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Deaf people can ‘hear’ via their tongues

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Researchers from Colorado State University, US have developed an electric mouthpiece gadget which will
allow deaf people to ‘hear’ simply by touching their tongue against a small
Bluetooth-enabled device. It promises to be cheaper, less invasive and more widely effective than the bionic ear.

This gadget uses a Bluetooth-enabled earpiece to pick up sounds, and then
converts those sounds into electrical impulses that are delivered in a variety of vibration patterns to an electrode-filled retainer that the
users push their tongue up against to “hear”.
This is similar to how a cochlear implant, or bionic ear, works, but it
doesn’t require surgery – with the cochlear implant, electrodes need to
be placed onto the patient’s cochlear, where they stimulate the auditory
nerve with electrical impulses.
John Williams, a mechanical engineer from Colorado State University said,”It’s much simpler than undergoing surgery and we think it will be a lot less expensive than cochlear implants” in a press release

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As it will require practice for the user to interpret the signals sent to the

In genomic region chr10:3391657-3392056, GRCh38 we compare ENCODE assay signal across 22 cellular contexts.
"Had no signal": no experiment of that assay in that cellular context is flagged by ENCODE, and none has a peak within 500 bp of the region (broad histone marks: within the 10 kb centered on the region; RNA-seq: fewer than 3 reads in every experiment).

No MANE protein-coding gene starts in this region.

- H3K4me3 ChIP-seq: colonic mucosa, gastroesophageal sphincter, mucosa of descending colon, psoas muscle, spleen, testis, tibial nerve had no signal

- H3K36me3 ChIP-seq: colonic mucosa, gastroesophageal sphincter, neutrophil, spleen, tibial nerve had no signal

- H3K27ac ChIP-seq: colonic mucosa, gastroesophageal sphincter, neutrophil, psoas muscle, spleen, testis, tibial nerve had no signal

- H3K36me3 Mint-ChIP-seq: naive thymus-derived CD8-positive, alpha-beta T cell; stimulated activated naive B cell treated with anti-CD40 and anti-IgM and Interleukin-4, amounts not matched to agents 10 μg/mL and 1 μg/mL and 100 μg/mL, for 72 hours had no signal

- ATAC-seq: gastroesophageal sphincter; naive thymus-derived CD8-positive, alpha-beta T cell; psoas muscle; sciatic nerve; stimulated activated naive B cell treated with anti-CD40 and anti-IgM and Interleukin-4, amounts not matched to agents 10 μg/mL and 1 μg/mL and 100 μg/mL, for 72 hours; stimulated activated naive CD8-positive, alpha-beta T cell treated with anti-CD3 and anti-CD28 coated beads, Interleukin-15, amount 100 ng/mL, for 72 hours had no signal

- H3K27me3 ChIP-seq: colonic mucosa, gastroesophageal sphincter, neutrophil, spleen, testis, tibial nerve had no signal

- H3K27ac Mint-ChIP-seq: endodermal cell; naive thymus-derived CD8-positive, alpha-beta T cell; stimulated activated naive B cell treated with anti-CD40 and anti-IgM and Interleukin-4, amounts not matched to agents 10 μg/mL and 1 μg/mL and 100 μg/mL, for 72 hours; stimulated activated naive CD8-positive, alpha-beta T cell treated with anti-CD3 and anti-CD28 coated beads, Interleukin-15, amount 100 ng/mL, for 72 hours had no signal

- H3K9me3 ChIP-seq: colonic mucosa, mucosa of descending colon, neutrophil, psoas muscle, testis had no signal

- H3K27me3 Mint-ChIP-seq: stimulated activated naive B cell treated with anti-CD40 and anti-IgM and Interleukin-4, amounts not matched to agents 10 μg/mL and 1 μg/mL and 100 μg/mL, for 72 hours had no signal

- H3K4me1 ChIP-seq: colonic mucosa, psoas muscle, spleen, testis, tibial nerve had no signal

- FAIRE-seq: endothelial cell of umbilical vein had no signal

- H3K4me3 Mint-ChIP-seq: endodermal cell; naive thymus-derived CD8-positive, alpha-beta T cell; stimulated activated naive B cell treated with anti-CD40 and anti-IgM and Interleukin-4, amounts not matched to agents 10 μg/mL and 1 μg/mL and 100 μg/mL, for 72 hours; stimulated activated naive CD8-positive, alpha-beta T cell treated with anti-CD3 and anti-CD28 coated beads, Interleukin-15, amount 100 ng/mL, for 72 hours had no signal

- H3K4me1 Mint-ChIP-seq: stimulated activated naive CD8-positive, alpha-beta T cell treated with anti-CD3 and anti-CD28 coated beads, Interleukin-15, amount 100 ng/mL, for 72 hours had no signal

tongue as sound, but according to Leslie Stone-Roy, assistant professor in the College of
Veterinary Medicine and Biomedical Sciences, it can be done with a
couple of month’s practice. 

The research team is now working with neuroscientists to map the receptors on the
tongue and work out which pattern of electrodes on the device will work
best. This will give them important information on how consistent
people’s tongues are – if, generally, all tongues feel electronic
impulses in the same regions, then it means they can create one standard
device. Otherwise, they may need to tailor each device to the user,
which would make things trickier and more expensive.

Colorado State University

They have spent almost a year in testing
prototypes and have now filed an official patent and launched a start-up
company to bring it to market. Unfortunately, it will take a while before the technology can be used by the public. 

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